There is at least one scenario when the uneconomical HTLC provides a more concrete example of protection. What if Alice (The attacker) is also a large miner. If no HTLC output is produced at all, this 4,000 sats is added as a fee to the miner. This is extra marginal income, since the transaction size of the commitment transaction is unchanged, but the fee is higher. There is therefore an attack scenario where a large miner becomes a lightning user, only to steal HTLCs. The uneconomic HTLCs do help deter this attack. On the other hand this attack is unlikely to materialise, because the value of payments at stake will be necessarily low, probably not significant for a large miner.
In our view, in our example Bob is not any worse off by having the HTLC output. The only downside to Bob is the extra 32 bytes the HTLC output adds to the channel closure transaction, which he only pays for if he opened the channel. Therefore, even though the uneconomical HTLC problem is real for low value payments, from a protocol design perspective it might still be worth having these HTLCs. The alternative, no HLTC at all, is even worse.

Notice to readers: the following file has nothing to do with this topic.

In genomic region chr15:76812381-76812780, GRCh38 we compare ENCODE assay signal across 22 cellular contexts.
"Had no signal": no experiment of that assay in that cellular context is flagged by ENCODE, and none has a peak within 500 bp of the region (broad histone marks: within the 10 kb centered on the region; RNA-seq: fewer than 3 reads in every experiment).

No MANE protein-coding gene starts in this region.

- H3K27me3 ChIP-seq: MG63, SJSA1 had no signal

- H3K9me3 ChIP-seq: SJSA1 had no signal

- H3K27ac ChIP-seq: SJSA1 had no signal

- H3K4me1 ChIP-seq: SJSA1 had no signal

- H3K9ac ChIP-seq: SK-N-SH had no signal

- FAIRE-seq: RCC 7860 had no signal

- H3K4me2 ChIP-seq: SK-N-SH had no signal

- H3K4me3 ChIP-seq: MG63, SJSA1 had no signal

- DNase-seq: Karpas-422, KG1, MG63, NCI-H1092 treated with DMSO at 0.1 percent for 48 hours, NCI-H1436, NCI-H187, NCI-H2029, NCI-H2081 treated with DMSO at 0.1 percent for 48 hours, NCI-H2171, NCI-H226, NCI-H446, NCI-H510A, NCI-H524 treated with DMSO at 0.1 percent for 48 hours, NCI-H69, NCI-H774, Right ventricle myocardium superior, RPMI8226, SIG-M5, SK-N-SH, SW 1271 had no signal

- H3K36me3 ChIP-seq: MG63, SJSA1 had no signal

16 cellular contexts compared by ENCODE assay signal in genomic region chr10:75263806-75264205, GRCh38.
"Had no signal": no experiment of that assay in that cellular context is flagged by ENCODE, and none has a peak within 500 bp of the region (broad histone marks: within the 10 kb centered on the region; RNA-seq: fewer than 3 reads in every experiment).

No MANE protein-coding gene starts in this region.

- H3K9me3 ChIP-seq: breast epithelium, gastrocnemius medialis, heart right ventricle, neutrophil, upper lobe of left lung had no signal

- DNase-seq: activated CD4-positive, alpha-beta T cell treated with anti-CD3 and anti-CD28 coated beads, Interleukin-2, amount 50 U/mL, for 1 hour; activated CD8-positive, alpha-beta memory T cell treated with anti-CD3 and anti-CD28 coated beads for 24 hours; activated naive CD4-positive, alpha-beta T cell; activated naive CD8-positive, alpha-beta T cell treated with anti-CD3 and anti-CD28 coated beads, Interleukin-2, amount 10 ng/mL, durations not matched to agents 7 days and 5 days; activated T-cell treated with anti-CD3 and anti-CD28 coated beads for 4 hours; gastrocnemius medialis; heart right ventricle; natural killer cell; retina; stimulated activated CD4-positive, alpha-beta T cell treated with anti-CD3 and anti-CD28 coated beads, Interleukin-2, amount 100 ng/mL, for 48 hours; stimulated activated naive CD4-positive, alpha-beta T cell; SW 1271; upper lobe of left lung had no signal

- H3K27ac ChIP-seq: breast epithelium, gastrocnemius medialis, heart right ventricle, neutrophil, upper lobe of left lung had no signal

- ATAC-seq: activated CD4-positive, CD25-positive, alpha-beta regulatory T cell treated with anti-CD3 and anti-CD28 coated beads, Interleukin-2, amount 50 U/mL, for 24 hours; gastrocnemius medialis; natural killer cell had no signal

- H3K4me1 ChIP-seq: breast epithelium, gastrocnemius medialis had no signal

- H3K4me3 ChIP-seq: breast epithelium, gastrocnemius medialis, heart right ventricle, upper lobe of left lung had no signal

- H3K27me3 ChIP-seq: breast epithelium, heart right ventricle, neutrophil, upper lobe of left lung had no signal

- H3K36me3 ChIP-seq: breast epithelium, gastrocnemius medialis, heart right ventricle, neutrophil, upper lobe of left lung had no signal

Bitcoin Core Dust Relay Limits
Above we explained why it’s worth keeping HTLCs, even when it’s uneconomical to redeem the output. However, what if the value you are sending over lightning is so low, for example 1 sat, that it’s below the Bitcoin dust relay limit? In this scenario, your lightning node will not even create an HTLC for you. An HTLC output cannot be created, because Bitcoin Core nodes would not relay the transaction. The transaction with a 1 sat output could still be valid according to Bitcoin’s consensus rules, it’s just a non-standard transaction so will not be relayed.